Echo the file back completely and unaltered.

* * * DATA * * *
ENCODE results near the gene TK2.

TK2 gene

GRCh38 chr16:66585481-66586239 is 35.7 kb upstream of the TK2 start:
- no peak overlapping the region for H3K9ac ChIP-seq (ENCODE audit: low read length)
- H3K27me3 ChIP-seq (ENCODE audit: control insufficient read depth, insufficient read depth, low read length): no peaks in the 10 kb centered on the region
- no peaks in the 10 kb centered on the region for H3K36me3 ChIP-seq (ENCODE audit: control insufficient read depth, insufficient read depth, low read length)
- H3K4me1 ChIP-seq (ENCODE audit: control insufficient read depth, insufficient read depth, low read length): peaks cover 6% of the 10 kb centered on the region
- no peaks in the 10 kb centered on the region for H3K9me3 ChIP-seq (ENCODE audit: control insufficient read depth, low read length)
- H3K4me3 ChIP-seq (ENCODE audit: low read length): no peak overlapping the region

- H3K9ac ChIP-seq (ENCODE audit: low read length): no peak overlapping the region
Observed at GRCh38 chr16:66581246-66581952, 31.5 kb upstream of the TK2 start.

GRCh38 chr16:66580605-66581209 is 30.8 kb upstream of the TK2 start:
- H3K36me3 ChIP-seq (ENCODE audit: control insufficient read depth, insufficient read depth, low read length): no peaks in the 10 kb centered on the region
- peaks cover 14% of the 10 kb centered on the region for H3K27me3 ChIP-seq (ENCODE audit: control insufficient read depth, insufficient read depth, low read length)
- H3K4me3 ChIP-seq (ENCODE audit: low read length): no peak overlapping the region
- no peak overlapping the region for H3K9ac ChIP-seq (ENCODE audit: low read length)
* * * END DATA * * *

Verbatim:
ENCODE results near the gene TK2.

TK2 gene

GRCh38 chr16:66585481-66586239 is 35.7 kb upstream of the TK2 start:
- no peak overlapping the region for H3K9ac ChIP-seq (ENCODE audit: low read length)
- H3K27me3 ChIP-seq (ENCODE audit: control insufficient read depth, insufficient read depth, low read length): no peaks in the 10 kb centered on the region
- no peaks in the 10 kb centered on the region for H3K36me3 ChIP-seq (ENCODE audit: control insufficient read depth, insufficient read depth, low read length)
- H3K4me1 ChIP-seq (ENCODE audit: control insufficient read depth, insufficient read depth, low read length): peaks cover 6% of the 10 kb centered on the region
- no peaks in the 10 kb centered on the region for H3K9me3 ChIP-seq (ENCODE audit: control insufficient read depth, low read length)
- H3K4me3 ChIP-seq (ENCODE audit: low read length): no peak overlapping the region

- H3K9ac ChIP-seq (ENCODE audit: low read length): no peak overlapping the region
Observed at GRCh38 chr16:66581246-66581952, 31.5 kb upstream of the TK2 start.

GRCh38 chr16:66580605-66581209 is 30.8 kb upstream of the TK2 start:
- H3K36me3 ChIP-seq (ENCODE audit: control insufficient read depth, insufficient read depth, low read length): no peaks in the 10 kb centered on the region
- peaks cover 14% of the 10 kb centered on the region for H3K27me3 ChIP-seq (ENCODE audit: control insufficient read depth, insufficient read depth, low read length)
- H3K4me3 ChIP-seq (ENCODE audit: low read length): no peak overlapping the region
- no peak overlapping the region for H3K9ac ChIP-seq (ENCODE audit: low read length)